Code doesnt live in a vacuum, and documentation shouldnt either. Today were releasing the largest update to our indexing system since launch a nearly complete re-write of our code analysis pipeline that allows us to accurately infer cross references and make symbol resolutions that no other Ruby tool can match.
RDoc and YARD only consider the code within a single gem, so in order to cross-reference documentation for all gems, we need to build the full object graph linking all ruby code. To build the graph, we parse the classes/methods/modules for every ruby gem with all their relationships and serialize that data into a normalized, compressed and clustered 25GB table. It takes a few thousand machine hours to parse all the ruby code, so we built a cluster to handle the job.
Concurrently building all the docs gets more complex when you add shared dependency resolution. For example if 2 workers are building ActiveModel and ActionPack, which both depend on ActiveSupport (like 10,298 other gems), one will build the dependency and the other requeues its job and finds a new gem to work on in the meantime. In addition, there’s the usual subtlety to avoid deadlocks and races since the winner of a race winds up with broken links. There’s also fun with circular dependencies, and then you have to realize if a pathological gem is ever going to finish parsing, so you can decide what to do with its dependencies.
Ruby has a relatively complex grammar, so traversing the object graph efficiently makes for an interesting relational algebra exercise. Instead, we efficiently deserialize the relevant piece of the graph for any given gem, and traverse it in memory to check if every word in documentation is in fact a symbol reference (within that specific piece of documentations local context of course).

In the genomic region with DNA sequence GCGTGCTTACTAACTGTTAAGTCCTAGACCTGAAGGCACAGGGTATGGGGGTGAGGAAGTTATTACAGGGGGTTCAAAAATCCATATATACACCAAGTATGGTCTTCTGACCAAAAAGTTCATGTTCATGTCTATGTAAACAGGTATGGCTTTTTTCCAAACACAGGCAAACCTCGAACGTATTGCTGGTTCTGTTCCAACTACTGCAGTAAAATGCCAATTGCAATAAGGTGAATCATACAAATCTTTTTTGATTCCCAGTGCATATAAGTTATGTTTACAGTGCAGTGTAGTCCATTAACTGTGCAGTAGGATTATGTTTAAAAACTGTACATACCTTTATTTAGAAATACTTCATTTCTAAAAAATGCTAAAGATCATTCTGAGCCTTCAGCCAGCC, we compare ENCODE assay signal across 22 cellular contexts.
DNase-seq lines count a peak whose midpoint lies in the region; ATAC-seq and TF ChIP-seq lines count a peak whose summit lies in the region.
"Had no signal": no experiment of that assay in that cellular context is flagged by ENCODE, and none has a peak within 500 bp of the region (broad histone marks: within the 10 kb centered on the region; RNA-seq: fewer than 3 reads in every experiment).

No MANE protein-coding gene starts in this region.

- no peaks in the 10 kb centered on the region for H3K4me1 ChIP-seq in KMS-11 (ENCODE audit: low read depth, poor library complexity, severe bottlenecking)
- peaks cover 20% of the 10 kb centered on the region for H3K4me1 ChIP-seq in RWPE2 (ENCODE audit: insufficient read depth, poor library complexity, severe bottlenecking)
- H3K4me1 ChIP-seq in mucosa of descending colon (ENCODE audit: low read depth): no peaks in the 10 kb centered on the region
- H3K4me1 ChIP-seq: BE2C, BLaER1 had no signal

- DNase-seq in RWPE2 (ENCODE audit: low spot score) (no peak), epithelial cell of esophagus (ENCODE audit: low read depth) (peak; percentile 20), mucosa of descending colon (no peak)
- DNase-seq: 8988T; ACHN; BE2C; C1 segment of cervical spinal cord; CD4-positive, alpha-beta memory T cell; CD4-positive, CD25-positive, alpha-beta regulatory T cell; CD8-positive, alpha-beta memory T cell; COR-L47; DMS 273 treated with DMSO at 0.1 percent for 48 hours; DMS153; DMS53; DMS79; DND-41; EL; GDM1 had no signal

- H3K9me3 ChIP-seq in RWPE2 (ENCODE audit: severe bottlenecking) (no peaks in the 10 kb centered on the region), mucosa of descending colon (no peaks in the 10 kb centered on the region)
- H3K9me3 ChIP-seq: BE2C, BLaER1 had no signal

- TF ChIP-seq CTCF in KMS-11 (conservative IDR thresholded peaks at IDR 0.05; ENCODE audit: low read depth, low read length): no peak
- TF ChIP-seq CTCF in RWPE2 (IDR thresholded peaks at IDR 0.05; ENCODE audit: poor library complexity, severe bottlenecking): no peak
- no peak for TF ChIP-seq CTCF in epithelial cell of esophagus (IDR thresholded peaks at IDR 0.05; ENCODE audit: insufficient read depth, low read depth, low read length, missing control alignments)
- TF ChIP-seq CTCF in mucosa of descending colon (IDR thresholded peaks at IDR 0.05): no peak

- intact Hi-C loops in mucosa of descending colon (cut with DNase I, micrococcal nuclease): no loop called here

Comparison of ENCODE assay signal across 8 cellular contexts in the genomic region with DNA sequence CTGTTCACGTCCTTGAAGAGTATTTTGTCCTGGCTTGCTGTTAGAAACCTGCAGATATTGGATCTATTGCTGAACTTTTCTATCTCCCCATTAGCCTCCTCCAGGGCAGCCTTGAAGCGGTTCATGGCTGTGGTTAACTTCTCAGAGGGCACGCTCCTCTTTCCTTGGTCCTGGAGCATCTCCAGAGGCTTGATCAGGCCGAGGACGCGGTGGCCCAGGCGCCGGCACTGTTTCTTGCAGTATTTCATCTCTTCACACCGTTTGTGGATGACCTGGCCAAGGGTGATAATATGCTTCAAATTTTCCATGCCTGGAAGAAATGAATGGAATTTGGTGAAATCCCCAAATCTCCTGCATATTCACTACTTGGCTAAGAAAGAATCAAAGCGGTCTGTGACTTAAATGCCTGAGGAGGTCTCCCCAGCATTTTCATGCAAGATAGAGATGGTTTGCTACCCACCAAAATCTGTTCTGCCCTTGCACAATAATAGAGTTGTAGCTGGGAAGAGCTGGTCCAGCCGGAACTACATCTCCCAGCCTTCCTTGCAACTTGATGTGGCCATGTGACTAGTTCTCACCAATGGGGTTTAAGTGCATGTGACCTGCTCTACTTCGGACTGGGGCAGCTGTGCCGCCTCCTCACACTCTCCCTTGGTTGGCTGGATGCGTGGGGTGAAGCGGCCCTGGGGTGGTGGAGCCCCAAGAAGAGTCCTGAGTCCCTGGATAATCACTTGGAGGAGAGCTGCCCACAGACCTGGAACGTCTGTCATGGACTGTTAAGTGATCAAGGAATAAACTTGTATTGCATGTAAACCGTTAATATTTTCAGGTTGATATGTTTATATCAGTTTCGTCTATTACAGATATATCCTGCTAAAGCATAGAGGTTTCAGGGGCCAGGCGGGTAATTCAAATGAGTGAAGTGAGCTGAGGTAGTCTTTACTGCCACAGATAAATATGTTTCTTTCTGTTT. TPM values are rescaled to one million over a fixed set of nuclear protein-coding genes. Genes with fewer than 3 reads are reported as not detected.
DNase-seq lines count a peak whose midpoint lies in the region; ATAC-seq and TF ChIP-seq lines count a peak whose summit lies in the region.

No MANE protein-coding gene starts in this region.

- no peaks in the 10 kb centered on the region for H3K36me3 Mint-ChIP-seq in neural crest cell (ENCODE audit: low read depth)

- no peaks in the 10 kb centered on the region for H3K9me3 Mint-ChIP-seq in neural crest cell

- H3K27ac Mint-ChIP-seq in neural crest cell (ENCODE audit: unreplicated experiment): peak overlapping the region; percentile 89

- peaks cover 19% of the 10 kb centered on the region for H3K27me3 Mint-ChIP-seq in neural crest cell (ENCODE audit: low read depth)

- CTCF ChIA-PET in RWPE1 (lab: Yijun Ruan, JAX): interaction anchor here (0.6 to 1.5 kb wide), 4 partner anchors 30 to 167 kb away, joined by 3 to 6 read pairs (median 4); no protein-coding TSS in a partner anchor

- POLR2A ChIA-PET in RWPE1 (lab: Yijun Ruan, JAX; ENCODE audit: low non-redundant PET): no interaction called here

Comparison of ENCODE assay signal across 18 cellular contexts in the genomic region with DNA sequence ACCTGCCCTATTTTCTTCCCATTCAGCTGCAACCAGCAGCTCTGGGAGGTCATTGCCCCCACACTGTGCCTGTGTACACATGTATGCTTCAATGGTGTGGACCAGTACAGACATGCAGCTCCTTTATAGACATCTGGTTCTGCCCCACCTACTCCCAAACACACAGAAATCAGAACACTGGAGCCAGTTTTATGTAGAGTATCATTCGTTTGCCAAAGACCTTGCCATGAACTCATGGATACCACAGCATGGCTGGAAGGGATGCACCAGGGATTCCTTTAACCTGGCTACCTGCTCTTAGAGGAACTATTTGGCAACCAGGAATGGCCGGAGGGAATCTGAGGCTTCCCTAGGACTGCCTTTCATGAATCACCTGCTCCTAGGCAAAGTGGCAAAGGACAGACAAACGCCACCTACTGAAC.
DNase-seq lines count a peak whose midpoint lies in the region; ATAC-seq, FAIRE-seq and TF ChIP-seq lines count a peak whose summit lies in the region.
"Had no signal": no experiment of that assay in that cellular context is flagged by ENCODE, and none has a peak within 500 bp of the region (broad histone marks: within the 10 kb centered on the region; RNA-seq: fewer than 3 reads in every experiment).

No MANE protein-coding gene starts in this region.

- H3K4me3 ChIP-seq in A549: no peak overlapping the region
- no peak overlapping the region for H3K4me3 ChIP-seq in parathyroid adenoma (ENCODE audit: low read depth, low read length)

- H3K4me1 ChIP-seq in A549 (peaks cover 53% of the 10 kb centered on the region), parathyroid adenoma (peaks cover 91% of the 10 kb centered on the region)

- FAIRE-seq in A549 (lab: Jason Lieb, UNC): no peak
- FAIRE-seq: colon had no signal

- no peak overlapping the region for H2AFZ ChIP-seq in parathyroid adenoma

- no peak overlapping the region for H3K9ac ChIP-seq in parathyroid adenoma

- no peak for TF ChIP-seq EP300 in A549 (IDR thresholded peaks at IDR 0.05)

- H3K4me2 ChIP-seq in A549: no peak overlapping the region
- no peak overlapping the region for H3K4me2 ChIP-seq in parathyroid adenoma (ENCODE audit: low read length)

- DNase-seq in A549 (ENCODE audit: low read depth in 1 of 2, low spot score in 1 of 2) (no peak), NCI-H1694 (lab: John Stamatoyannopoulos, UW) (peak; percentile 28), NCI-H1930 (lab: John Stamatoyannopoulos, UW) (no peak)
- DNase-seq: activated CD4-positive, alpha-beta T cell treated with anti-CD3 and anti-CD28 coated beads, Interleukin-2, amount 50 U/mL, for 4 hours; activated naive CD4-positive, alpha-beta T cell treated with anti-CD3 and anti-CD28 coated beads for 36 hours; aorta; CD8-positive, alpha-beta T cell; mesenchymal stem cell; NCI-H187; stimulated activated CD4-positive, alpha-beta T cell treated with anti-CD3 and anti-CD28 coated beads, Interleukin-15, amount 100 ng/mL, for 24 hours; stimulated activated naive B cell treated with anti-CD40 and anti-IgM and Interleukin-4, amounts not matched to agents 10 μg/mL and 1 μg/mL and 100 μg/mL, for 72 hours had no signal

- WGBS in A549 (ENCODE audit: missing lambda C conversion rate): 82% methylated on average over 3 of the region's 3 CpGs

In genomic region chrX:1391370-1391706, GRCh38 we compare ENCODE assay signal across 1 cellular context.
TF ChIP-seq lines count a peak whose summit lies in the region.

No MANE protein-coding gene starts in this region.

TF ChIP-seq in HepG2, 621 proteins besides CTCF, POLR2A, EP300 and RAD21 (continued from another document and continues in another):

As our CS professors used to rant, there’s no such thing as a compiled or interpreted language, only implementations. It sounds strange to say, but we now have a (limited) implementation of a distributed ruby compiler and linker.
We’ve started sifting through the full web of ruby code, to find signals for the most important pieces, and wanted to share a few of the early insights we’ll be rolling into better search quality.
It looks like we’re not the only ones who’ve gotten used to all of activesupport’s goodies regardless of which project we’re working on. It’s being used 20% more than rails. It’s also interesting to see that activerecord 3.0 is still the most popular dependency of other gems, over 3.1, 3.2 or 4.0. It’s also pretty clear that ruby works well for data transformation projects, good libraries like json and nokogiri make it so much less of a chore than it used to be.
I loved DataMapper, and it’s still a surprisingly popular ORM. It’s been EOL for a few years now, so that may have helped concentrate all dependencies on the last version available. This list is also dominated by web dev staples like XML parsing and networking.
It goes without saying that
Object comes out way ahead, but it’s interesting to
Exception classes in ruby are getting heavy usage. Also, just about every
major version of
ActiveRecord::Base shows up on this list sooner rather than
later, but overall usage is broadly distributed among the different versions.
Ruby is popular for its dynamic programming, so it’s no surprise that
method_missing is #1 and
respond_to? makes an appearance on this list.
It’s also good to see people writing plenty of tests for the insanity that too
much meta programming can create. When tests fail, it looks like plenty of
people fall back to printf debugging with
Thanks to this work, we’ve added some great new stuff to Omniref: for starters,
you’ll now see the full ancestry of a class listed in the heading (e.g. check out
Slim::Interpolation to see that it eventually inherits from
Temple::HTML::Filter in the temple gem,
Object defined in the standard library.)
We can also take things a step further, and now inline documentation from one
library into others where it’s relevant. For example,
modules from it’s sister gem,
ActiveModel::Conversion, which are defined in a different gem,
but you don’t need to worry about that — We’ve rendered the full public API on a
single page so you won’t have to hunt for the relevant docs.